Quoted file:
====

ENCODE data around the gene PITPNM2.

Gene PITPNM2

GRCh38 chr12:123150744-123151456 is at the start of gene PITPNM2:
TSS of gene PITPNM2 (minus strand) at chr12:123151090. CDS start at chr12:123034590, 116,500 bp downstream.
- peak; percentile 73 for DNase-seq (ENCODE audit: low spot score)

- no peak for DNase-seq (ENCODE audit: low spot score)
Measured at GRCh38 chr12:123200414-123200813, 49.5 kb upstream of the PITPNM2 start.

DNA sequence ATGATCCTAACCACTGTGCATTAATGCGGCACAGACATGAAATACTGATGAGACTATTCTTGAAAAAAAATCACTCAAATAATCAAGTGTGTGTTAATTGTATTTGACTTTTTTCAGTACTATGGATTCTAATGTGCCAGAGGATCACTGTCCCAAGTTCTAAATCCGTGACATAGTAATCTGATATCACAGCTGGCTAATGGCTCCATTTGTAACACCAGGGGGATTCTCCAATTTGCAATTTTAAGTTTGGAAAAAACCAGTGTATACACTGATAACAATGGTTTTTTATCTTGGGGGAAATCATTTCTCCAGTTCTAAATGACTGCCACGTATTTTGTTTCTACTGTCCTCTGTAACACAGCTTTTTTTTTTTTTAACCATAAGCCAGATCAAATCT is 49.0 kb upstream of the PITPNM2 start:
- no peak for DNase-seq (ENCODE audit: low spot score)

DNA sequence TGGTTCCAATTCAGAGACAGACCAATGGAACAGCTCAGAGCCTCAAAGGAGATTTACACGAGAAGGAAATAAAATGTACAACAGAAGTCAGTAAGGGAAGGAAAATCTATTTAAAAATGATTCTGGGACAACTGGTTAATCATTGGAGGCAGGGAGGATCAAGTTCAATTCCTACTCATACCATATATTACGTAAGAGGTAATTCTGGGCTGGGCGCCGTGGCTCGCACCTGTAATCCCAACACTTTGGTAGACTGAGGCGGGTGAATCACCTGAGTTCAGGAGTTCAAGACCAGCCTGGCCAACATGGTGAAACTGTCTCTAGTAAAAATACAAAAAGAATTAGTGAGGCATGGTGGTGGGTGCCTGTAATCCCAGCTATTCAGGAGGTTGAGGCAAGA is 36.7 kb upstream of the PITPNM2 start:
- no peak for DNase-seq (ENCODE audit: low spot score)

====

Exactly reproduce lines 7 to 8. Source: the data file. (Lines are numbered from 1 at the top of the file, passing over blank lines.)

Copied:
Measured at GRCh38 chr12:123200414-123200813, 49.5 kb upstream of the PITPNM2 start.

DNA sequence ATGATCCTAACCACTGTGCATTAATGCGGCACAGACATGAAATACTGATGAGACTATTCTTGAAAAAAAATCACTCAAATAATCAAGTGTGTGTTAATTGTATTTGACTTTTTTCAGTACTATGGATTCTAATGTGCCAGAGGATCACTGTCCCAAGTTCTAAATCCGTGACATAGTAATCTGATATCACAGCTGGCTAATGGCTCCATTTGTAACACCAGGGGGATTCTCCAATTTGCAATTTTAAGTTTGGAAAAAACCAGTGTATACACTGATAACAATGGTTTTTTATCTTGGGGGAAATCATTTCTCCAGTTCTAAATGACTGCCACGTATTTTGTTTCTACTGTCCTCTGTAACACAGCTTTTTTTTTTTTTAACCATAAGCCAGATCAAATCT is 49.0 kb upstream of the PITPNM2 start: